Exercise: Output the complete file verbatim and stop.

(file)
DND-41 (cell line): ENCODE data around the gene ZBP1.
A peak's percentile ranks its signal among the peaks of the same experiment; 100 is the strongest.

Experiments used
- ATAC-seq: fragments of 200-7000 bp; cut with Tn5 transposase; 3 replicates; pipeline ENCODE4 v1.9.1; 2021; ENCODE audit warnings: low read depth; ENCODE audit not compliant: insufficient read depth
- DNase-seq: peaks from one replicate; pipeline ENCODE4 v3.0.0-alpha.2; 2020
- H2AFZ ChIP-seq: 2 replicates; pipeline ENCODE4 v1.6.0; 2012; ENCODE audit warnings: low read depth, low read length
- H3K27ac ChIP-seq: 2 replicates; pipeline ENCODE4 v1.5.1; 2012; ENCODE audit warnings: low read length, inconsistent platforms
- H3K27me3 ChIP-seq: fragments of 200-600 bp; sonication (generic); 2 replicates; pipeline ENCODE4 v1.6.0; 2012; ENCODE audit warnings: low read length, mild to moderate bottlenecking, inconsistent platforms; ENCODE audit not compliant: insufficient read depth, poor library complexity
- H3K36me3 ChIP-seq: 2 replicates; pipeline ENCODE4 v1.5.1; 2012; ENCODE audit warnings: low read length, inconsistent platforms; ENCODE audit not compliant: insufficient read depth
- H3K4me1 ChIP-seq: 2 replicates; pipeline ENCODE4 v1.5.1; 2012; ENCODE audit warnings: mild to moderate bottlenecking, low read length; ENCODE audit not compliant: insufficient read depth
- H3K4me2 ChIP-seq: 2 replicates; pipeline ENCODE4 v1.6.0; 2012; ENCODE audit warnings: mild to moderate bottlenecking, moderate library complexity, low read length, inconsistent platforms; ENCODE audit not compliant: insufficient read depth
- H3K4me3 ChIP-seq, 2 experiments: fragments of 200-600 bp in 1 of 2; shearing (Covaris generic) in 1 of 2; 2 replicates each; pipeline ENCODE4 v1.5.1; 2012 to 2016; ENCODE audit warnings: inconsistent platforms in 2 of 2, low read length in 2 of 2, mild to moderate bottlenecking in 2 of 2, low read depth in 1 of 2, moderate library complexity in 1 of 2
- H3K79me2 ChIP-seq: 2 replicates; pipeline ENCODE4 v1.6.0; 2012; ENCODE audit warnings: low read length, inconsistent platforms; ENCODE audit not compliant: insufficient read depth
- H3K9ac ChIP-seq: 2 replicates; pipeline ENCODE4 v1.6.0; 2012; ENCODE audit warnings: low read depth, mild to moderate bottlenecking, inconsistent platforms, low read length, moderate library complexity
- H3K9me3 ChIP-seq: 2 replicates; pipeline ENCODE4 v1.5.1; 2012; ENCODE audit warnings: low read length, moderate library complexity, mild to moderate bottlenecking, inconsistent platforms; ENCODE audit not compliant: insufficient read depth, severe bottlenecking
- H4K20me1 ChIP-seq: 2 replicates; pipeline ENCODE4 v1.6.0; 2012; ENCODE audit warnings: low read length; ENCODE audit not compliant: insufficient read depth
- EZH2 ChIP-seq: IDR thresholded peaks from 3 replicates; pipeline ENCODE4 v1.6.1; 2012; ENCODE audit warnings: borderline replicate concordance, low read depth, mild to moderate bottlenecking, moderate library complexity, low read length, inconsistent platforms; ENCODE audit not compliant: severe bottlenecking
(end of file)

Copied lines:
DND-41 (cell line): ENCODE data around the gene ZBP1.
A peak's percentile ranks its signal among the peaks of the same experiment; 100 is the strongest.

Experiments used
- ATAC-seq: fragments of 200-7000 bp; cut with Tn5 transposase; 3 replicates; pipeline ENCODE4 v1.9.1; 2021; ENCODE audit warnings: low read depth; ENCODE audit not compliant: insufficient read depth
- DNase-seq: peaks from one replicate; pipeline ENCODE4 v3.0.0-alpha.2; 2020
- H2AFZ ChIP-seq: 2 replicates; pipeline ENCODE4 v1.6.0; 2012; ENCODE audit warnings: low read depth, low read length
- H3K27ac ChIP-seq: 2 replicates; pipeline ENCODE4 v1.5.1; 2012; ENCODE audit warnings: low read length, inconsistent platforms
- H3K27me3 ChIP-seq: fragments of 200-600 bp; sonication (generic); 2 replicates; pipeline ENCODE4 v1.6.0; 2012; ENCODE audit warnings: low read length, mild to moderate bottlenecking, inconsistent platforms; ENCODE audit not compliant: insufficient read depth, poor library complexity
- H3K36me3 ChIP-seq: 2 replicates; pipeline ENCODE4 v1.5.1; 2012; ENCODE audit warnings: low read length, inconsistent platforms; ENCODE audit not compliant: insufficient read depth
- H3K4me1 ChIP-seq: 2 replicates; pipeline ENCODE4 v1.5.1; 2012; ENCODE audit warnings: mild to moderate bottlenecking, low read length; ENCODE audit not compliant: insufficient read depth
- H3K4me2 ChIP-seq: 2 replicates; pipeline ENCODE4 v1.6.0; 2012; ENCODE audit warnings: mild to moderate bottlenecking, moderate library complexity, low read length, inconsistent platforms; ENCODE audit not compliant: insufficient read depth
- H3K4me3 ChIP-seq, 2 experiments: fragments of 200-600 bp in 1 of 2; shearing (Covaris generic) in 1 of 2; 2 replicates each; pipeline ENCODE4 v1.5.1; 2012 to 2016; ENCODE audit warnings: inconsistent platforms in 2 of 2, low read length in 2 of 2, mild to moderate bottlenecking in 2 of 2, low read depth in 1 of 2, moderate library complexity in 1 of 2
- H3K79me2 ChIP-seq: 2 replicates; pipeline ENCODE4 v1.6.0; 2012; ENCODE audit warnings: low read length, inconsistent platforms; ENCODE audit not compliant: insufficient read depth
- H3K9ac ChIP-seq: 2 replicates; pipeline ENCODE4 v1.6.0; 2012; ENCODE audit warnings: low read depth, mild to moderate bottlenecking, inconsistent platforms, low read length, moderate library complexity
- H3K9me3 ChIP-seq: 2 replicates; pipeline ENCODE4 v1.5.1; 2012; ENCODE audit warnings: low read length, moderate library complexity, mild to moderate bottlenecking, inconsistent platforms; ENCODE audit not compliant: insufficient read depth, severe bottlenecking
- H4K20me1 ChIP-seq: 2 replicates; pipeline ENCODE4 v1.6.0; 2012; ENCODE audit warnings: low read length; ENCODE audit not compliant: insufficient read depth
- EZH2 ChIP-seq: IDR thresholded peaks from 3 replicates; pipeline ENCODE4 v1.6.1; 2012; ENCODE audit warnings: borderline replicate concordance, low read depth, mild to moderate bottlenecking, moderate library complexity, low read length, inconsistent platforms; ENCODE audit not compliant: severe bottlenecking